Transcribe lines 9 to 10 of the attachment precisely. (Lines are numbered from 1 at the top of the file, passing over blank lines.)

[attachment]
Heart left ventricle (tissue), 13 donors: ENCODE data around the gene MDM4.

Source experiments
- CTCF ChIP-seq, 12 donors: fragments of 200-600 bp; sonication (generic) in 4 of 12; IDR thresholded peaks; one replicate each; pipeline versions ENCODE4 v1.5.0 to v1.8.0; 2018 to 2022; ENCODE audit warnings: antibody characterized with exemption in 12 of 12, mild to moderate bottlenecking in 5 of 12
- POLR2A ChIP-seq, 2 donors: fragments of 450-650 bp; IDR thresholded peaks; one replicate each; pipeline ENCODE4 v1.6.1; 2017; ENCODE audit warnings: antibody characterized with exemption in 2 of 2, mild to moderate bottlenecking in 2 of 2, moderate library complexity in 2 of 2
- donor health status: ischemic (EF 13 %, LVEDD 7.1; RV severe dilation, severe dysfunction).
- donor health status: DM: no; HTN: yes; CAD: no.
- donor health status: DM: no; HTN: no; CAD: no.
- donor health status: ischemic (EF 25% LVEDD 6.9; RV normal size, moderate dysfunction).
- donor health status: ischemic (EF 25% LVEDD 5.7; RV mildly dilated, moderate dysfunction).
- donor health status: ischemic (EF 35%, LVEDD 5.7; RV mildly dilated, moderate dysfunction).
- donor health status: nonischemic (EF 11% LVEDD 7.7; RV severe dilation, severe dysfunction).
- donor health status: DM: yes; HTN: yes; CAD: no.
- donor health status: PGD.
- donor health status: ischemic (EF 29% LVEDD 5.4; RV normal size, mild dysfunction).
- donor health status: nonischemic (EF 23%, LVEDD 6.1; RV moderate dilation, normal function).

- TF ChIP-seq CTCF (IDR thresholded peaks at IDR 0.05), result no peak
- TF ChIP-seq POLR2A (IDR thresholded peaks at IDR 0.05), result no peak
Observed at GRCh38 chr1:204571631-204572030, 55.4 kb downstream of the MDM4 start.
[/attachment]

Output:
- donor health status: ischemic (EF 25% LVEDD 5.7; RV mildly dilated, moderate dysfunction).
- donor health status: ischemic (EF 35%, LVEDD 5.7; RV mildly dilated, moderate dysfunction).